Multilingual Business Communication covers all areas of strategic communication policy: marketing communication, corporate communication, and labour market communication. Attention is also paid to online communication.
A number of course units provide a theoretical framework, but practice is never far away. Some examples: setting up a communication strategy for a business plan, conducting an image audit for a company, examining a company’s internal communication strategy, or perhaps assessing media contacts. Projects commissioned by external partners are supervised by a specialist from a leading communication agency. You present the final results with your group in the presence of communication managers and specialists from the business world.
The programme offers a business administration module for students who are less with business from their prior education. With course units on economics, commercial law, accounting, etc…, the module does not aim at training specialists, but at providing the necessary background for working at a company. Prospective students who do have prior knowledge of economics take a modified, and less extensive module.
The business knowledge and terminology acquired in Dutch, you also learn to articulate in English and French (mandatory languages), or even in Spanish and German (optional languages) via the programme’s language component. More than mere vocabulary and grammar exercises, these language course units are all about teaching you to convert your knowledge into purposeful and efficient communication in a professional context. We achieve this, among other things, through case studies and projects that you present to French-speaking and English-speaking business managers. This means, in other words, that language course units and business communication course units are one. It is this unique approach that offers considerable added value, both to language & literature/translation studies graduates and economics graduates.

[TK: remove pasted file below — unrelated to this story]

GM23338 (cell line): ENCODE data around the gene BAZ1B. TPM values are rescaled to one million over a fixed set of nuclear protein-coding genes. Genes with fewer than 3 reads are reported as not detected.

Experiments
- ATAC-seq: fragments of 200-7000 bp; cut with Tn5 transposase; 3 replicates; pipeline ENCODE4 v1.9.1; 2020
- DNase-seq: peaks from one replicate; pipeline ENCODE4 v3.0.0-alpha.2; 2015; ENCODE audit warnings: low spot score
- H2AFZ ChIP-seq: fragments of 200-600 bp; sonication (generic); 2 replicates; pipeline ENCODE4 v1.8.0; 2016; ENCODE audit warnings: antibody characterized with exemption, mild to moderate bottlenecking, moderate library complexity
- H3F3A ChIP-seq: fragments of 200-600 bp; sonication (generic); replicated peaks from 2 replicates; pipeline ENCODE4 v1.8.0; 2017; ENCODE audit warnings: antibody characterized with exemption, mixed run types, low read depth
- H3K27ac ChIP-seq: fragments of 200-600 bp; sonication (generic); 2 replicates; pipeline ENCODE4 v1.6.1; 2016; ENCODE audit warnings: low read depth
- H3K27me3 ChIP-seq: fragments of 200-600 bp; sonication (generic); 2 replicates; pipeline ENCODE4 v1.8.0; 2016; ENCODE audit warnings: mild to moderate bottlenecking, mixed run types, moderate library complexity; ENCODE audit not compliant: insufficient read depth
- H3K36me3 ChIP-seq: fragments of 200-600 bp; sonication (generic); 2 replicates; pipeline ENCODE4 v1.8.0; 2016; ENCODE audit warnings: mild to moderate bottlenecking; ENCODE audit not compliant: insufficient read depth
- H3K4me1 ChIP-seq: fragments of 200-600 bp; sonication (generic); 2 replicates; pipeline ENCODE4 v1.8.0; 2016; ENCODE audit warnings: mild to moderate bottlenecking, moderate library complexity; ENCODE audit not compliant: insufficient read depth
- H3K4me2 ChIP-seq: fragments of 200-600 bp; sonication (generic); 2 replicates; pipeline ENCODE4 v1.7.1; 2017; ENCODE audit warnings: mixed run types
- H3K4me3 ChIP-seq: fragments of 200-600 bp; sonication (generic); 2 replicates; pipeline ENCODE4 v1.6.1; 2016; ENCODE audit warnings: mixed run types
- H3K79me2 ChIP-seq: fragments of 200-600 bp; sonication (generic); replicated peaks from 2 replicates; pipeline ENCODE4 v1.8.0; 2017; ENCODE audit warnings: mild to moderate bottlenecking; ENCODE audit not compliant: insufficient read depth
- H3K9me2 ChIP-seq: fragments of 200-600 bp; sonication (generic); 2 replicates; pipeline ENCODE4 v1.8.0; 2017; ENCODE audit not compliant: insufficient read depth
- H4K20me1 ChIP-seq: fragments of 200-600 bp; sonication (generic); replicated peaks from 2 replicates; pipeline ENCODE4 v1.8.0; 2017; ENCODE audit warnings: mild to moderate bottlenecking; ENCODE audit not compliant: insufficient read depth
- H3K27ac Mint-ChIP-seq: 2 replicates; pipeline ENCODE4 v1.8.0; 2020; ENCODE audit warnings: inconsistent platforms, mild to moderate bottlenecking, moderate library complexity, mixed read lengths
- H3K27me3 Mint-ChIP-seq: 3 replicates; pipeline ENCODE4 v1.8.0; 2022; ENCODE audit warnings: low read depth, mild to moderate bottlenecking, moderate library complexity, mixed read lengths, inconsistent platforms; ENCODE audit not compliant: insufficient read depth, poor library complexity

The Multilingual Business Communication programme spans two the gap between study and employment, between university and the business world. To that end, the curriculum not only contains university course units, but also extensive company contacts through guest lectures, company visits and the group projects discussed above. In addition, the curriculum also contains a company work placement, which you choose in accordance with the sector that best appeals to you and a set of responsibilities that best suits your personality. Work placement can either take place at home or abroad, in the private or public sector, or the profit or non-profit sector.
The actual company work placement and concomitant paper make up the Master’s dissertation.